Contributors (Fall 2016)

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Fall 2016 Contributors

CONTRIBUTORS

Dr. Stephanie Downes is a research fellow in the ARC Centre of Excellence for the History of Emotions at the University of Melbourne. She has published on the representation of emotions in late medieval Anglo-French literary culture, and on the postmedieval reception of material texts from the Middle Ages through to the modern era. With Andrew Lynch and Katrina O’Loughlin she is the editor of Emotions and War: Medieval to Romantic Literature(Palgrave), and with Sally Holloway and Sarah Randles, Feeling Things: Objects and Emotions through History (OUP, forthcoming).

Rebecca F. McNamara holds a DPhil in English from the University of Oxford. She held a Postdoctoral Fellowship at the Australian Research Council Centre of Excellence for the History of Emotions (“CHE”), where she researched emotions related to suicide in the Middle Ages, and she was an Associate Lecturer in English at the University of Sydney. Rebecca is now based in Los Angeles, where she is a Lecturer in English at UCLA, and in 2016 she was a Mayers Research Fellow at the Huntington Library. She has published a number of articles on methodologies in the history of emotions and emotions related to suicide in medieval literature and culture, and she has edited a special issue journal on emotions related to death and dying in the medieval and early modern periods.

Paul Megna is a Postdoctoral Research Fellow in the ARC Centre of Excellence for the History of Emotions at the University of Western Australia where he is working on a project on emotion and ethics in medieval passion plays and their modern descendants. He received an MA in English from the University of Rochester and a PhD in English from the University of California, Santa Barbara. He has published articles in PMLAThe Yearbook of Langland StudiesExemplaria, and Glossator. He has an essay forthcoming in a collection entitled Everything you Always Wanted to Know about Literature but Were Afraid to ask Žižek (Duke UP). He is currently at work on a monograph entitled Existential Emotion in Middle English Literature.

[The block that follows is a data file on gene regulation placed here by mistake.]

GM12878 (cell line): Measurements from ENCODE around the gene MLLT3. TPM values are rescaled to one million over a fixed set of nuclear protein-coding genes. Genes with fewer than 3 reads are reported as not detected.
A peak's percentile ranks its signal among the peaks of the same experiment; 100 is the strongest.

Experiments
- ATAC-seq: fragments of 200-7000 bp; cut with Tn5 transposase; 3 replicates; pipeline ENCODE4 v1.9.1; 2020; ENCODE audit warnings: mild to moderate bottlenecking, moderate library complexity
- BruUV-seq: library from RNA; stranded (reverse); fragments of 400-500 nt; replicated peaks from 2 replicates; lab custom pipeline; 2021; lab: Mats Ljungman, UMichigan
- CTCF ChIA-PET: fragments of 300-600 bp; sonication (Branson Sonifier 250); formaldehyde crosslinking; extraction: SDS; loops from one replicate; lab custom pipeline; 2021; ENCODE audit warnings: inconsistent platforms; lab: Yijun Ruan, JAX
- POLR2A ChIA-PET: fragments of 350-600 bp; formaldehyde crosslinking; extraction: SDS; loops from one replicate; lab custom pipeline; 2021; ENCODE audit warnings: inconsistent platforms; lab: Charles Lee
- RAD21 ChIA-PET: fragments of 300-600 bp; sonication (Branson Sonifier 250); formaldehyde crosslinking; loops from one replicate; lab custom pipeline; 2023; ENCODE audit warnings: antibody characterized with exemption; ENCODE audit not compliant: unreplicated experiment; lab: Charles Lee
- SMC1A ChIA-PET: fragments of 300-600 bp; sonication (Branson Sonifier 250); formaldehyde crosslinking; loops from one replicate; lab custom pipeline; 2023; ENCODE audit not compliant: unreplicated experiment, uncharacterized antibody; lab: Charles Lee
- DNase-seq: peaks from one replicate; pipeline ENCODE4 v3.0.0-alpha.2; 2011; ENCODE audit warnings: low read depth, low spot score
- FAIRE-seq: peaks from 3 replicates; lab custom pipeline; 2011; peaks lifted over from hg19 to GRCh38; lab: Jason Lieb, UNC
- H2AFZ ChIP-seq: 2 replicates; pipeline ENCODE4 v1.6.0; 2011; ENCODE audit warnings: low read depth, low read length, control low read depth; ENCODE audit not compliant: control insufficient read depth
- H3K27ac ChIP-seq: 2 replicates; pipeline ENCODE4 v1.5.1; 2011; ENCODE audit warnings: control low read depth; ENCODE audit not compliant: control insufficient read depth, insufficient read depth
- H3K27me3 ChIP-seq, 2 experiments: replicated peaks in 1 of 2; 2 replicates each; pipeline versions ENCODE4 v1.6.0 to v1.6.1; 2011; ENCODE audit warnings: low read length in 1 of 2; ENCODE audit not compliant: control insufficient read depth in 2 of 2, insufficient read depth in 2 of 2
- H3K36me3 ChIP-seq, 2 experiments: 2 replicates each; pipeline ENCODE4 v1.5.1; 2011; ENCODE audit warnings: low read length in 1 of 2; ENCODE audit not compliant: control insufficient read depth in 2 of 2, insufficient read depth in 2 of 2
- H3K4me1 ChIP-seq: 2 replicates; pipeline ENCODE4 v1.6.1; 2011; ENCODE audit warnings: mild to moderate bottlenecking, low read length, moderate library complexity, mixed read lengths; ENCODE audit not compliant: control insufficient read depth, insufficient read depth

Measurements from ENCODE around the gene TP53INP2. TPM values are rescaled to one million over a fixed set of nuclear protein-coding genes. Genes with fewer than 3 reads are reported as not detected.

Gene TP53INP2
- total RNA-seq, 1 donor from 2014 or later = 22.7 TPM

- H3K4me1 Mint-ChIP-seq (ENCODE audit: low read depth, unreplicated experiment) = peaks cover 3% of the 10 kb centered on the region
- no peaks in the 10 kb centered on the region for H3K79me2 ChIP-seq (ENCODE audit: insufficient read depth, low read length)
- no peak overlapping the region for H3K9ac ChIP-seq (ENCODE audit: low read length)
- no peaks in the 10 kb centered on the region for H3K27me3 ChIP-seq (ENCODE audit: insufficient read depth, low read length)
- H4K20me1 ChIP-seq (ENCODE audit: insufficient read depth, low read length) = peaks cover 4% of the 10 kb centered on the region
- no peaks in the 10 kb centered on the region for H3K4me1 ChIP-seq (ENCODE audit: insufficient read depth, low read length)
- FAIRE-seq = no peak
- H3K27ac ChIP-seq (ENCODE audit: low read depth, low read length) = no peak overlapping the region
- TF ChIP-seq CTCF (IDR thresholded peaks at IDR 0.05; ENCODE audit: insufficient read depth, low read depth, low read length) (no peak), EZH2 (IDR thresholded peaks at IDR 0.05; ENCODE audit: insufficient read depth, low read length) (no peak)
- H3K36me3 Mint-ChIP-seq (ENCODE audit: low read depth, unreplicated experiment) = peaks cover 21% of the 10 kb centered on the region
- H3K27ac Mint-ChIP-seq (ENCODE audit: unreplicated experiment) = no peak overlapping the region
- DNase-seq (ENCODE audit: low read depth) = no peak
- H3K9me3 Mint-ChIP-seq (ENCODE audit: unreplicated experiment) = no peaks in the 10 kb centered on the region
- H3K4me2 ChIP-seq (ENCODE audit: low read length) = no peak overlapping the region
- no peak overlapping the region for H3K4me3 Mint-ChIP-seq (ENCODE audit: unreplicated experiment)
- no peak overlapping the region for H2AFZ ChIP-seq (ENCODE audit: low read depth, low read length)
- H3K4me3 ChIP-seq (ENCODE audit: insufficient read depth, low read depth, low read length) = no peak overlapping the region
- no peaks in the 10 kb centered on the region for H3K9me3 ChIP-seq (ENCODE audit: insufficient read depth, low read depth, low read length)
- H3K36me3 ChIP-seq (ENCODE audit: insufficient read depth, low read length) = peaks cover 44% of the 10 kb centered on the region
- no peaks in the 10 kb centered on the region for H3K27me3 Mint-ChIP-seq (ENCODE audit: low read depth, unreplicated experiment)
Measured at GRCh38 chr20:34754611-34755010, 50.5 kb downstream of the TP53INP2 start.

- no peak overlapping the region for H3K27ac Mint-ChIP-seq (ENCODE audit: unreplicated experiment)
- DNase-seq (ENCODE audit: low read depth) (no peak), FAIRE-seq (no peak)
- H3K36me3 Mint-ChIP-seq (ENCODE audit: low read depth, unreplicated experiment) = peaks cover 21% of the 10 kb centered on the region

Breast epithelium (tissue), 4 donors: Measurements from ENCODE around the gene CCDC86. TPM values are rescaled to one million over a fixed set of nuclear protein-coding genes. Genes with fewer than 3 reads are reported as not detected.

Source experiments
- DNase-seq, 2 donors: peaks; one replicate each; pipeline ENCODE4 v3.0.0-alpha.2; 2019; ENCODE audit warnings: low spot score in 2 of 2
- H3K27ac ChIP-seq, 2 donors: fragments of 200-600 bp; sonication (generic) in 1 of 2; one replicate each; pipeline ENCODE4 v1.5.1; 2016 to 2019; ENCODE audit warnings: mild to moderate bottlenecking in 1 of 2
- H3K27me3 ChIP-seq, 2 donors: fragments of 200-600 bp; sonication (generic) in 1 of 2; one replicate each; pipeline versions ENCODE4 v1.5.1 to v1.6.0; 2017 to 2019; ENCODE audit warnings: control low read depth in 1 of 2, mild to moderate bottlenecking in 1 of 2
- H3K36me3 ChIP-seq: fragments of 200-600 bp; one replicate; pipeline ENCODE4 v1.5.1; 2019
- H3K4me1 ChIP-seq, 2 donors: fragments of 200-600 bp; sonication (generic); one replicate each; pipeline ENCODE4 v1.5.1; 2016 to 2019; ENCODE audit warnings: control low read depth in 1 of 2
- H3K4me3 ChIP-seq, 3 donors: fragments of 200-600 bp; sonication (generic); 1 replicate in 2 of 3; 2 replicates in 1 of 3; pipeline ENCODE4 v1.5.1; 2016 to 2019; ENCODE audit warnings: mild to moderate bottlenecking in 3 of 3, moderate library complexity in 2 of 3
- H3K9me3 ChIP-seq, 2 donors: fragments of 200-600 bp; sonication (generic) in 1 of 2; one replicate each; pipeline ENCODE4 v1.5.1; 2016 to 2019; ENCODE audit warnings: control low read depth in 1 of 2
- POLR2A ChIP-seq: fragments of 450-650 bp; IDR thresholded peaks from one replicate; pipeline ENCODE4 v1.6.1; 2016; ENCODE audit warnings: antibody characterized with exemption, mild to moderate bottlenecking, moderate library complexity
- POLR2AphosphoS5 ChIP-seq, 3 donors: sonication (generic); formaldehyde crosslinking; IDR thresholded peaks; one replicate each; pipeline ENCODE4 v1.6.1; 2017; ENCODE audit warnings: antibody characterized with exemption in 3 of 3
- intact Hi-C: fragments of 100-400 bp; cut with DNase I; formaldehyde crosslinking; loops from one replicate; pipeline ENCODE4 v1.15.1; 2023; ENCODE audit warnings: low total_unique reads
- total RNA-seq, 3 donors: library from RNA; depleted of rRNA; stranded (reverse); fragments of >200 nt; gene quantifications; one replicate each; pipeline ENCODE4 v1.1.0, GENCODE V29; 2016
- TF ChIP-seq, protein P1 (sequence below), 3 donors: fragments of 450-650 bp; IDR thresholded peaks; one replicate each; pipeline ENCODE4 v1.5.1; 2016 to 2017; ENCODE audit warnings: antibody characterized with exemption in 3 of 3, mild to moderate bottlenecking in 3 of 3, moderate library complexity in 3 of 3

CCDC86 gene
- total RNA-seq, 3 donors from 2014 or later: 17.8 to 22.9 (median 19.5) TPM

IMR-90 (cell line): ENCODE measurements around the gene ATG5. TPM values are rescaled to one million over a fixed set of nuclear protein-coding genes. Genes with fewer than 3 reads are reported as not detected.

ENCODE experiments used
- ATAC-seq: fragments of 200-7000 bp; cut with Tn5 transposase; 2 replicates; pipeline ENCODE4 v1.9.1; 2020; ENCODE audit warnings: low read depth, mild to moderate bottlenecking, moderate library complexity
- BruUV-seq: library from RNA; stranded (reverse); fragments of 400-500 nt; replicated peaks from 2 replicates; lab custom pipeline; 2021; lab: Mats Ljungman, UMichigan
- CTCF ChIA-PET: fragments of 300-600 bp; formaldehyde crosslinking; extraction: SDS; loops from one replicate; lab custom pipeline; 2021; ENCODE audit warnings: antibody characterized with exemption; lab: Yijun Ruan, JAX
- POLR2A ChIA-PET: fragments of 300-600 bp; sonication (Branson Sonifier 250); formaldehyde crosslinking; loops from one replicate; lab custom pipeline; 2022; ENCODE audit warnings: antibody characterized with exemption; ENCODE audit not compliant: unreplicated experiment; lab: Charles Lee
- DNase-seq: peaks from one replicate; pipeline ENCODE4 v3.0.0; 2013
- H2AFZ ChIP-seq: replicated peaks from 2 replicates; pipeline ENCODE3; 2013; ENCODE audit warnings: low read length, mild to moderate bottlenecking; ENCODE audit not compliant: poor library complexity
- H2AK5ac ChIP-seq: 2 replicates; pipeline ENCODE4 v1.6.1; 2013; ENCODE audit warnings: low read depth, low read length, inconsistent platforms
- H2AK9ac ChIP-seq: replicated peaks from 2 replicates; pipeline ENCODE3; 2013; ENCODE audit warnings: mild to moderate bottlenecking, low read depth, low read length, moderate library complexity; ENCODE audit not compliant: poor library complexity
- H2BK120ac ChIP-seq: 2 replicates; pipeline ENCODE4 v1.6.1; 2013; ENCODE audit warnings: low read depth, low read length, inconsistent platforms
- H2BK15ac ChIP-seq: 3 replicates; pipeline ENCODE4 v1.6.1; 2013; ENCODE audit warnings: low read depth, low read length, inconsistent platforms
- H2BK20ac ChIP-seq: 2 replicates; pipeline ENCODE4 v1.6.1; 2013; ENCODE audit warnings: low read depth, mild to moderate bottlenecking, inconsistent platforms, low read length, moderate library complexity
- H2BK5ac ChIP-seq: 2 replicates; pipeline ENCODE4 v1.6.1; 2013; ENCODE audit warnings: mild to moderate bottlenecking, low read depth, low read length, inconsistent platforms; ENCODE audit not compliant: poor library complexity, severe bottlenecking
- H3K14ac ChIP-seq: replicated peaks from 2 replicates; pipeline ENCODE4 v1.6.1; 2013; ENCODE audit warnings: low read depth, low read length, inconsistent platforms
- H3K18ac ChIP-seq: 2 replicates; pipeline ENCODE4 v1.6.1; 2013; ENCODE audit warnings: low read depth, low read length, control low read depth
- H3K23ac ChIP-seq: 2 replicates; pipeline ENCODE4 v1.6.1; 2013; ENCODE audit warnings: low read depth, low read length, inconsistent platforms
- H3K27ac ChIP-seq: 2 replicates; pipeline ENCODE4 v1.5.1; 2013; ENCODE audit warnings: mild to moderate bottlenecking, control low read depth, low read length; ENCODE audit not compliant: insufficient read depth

Ulrike Wiethaus (PhD, Religious Studies, Temple University) holds a joint appointment in the Department for the Study of Religions and the American Ethnic Studies Program at Wake Forest University. Her research interests focus on the history of Christian spirituality with an emphasis on gender justice and political history, and most recently, historic trauma and the long-term impact of US colonialism. Her most recent book-length publications include American Indian Women of Proud Nations: Essays on History, Education, and Language, co-edited with Cherry Beasley and Mary Ann Jacobs. New York: Peter Lang Publishing, 2016; a monograph, Medieval German Mysticism and the Politics of Culture, New York: Peter Lang Publishing, 2015; and Trauma and Resilience in African American and American Indian Southern History, co-edited with Tony Parent, New York: Peter Lang Publishing, 2013.

Ricarda Wagner studied English, German, and Classics at the Universities of Heidelberg and Cambridge, UK. She is currently a junior lecturer at the German Department of the University of Heidelberg, where she teaches medieval literature. Her PhD dissertation examines exile and displacement in a corpus of texts ranging from Carolingian court poets to Old Norse sagas.


The Once and Future Classroom. XIII.1 (Fall 2016)
© 2016 TEAMS Consortium for Teaching Medieval Studies

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